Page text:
The whole atmosphere surrounding the demonstration of taxi drivers against Uber in Portugal had a major impact on OSN, reflected on Twitter in a significant increase in entries and comments.

While the data shows that, during that day, the brand Uber became clearly more visible in OSN (Figure 2), the sentiment of users about the brand practically did not changed. While the positive and negative feelings decreased by 3 and 1 percentage point, respectively, the neutral sentiment increased by 3 percentage points (Figure 3 and Figure 4).

Fig. 3: Percentages of tweets for every polarity during April 28th, 2016
Fig. 4: Percentages of tweets for every polarity during April 30th, 2016

A massive and opinion-conflicting event, which was highly diffused through OSN and media influenced greatly the visibility of the main matter and installed the brand in the minds of users; but it did not influence the perception that users had about it, because to have enough arguments to change that view requires a deeper process of experimentation and a longer period of time. The main topic of discussion was not focused on functional characteristics of Uber, but rather in its dispute with traditional taxi drivers, so the discussion that took place on Twitter had more to do with this than with an assessment about quality service of Uber. In fact, the aim of the taxi drivers was damaging the image of Uber, but they did not achieve it. This event meant a lot of free publicity for Uber.

V Conclusions and Future Work

The objective of this paper was to assess the impact of OSN as a user-centered information provider for companies to improve their NPD processes, proposing a framework for companies, specifically in the transportation area, to harvest information provided by users. The purpose of creating a system with this information is to support the companies’ decision-making process when taking into account users’ opinions and sentiment about products, for improving their qualities and better meet users’ needs.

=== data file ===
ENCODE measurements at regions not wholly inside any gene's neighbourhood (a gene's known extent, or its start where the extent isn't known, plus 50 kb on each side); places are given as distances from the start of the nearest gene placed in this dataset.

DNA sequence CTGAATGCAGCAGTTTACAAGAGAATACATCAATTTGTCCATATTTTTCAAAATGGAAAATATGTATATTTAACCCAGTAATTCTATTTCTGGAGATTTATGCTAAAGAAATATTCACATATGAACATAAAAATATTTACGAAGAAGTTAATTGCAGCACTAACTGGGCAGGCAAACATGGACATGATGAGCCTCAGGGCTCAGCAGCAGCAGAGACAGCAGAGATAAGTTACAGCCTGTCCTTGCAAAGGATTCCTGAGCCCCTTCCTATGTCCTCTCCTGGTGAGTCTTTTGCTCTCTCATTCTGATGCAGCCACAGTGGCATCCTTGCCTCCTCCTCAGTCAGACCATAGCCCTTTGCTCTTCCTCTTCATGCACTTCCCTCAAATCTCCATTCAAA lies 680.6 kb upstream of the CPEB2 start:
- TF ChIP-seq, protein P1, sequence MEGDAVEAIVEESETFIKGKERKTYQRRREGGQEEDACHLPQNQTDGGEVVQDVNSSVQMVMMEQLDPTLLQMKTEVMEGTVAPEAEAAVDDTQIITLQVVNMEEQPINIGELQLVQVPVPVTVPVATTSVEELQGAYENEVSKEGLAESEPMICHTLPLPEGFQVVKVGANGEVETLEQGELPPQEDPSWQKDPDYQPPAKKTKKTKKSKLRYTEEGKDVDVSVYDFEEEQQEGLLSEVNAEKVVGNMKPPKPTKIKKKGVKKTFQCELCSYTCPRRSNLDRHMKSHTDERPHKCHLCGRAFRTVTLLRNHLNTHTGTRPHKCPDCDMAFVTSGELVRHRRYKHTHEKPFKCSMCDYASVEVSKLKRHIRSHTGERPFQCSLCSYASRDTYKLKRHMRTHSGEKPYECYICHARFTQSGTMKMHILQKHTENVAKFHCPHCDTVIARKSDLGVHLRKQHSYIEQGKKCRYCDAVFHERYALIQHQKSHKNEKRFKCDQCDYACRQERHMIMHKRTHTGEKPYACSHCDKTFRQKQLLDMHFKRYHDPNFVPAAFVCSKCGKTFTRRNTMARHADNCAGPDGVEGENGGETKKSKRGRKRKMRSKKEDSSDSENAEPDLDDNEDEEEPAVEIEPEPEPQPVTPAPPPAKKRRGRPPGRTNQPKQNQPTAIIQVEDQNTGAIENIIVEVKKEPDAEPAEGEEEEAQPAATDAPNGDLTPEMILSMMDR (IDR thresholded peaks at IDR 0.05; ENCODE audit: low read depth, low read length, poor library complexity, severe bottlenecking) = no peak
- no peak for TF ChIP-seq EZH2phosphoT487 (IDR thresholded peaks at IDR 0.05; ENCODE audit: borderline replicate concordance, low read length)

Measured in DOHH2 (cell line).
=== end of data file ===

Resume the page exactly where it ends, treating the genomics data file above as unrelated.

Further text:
As exemplification of the methodology proposed, we developed a use case taking as example the mobile App Uber, chosen for being a disruptive technology, which has quickly become popular in over 66 countries around the world, transforming the traditional transportation concept. To collect the data we applied two filters: the search entity ”Uber´´ and the geolocation “Portugal”.

In order to evaluate the polarity shift of the population in terms of the perception of Uber because of a protest by traditional taxi drivers, we considered the tweets containing the word “Uber” generated during the days before and after the protest. While there was a significant increase in entries and comments on Twitter about Uber, the sentiment of users about the brand practically did not change. The aim of the taxi drivers was damaging the image of Uber, but this did not happen, in fact, this event meant a lot of free publicity for Uber. A massive, highly diffused and opinion-conflicting event influenced greatly the visibility of the matter under discussion; but it did not influence the perception that users had about it, because to have enough arguments to change that view requires a deeper process of experimentation and a longer period of time.

The results of the use case are useful for Uber and taxis, maybe especially up to taxis. In addition to the framework be used to evaluate the products, it can also be used to monitor what is said about competitors. And in this case, people/users in Portugal do not discuss the question of the legality of the Uber but above all the advantages of its service. Perhaps taxi drivers association should use these results to try to improve the services provided by taxis, taking into account what people value about Uber.

We believe this research can be deepen by developing the platform for actually having a system to constantly monitor what user express about a product on the Web. It is also important to validate the framework in a closer to reality environment, using actual cases of product development. To this end, next steps in this research include coupling information from social networks to the MAS-Ter Lab framework [35, 36], so as to foster and enhance the analysis of new transportation paradigms, in which social simulation and artificial societies are underlying concepts [37].